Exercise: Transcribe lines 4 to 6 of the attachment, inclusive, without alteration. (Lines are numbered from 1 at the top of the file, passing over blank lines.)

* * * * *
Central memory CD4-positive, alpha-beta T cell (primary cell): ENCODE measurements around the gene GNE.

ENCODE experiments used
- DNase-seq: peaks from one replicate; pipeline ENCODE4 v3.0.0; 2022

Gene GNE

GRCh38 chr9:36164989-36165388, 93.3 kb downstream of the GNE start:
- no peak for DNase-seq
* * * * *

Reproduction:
Gene GNE

GRCh38 chr9:36164989-36165388, 93.3 kb downstream of the GNE start:
- no peak for DNase-seq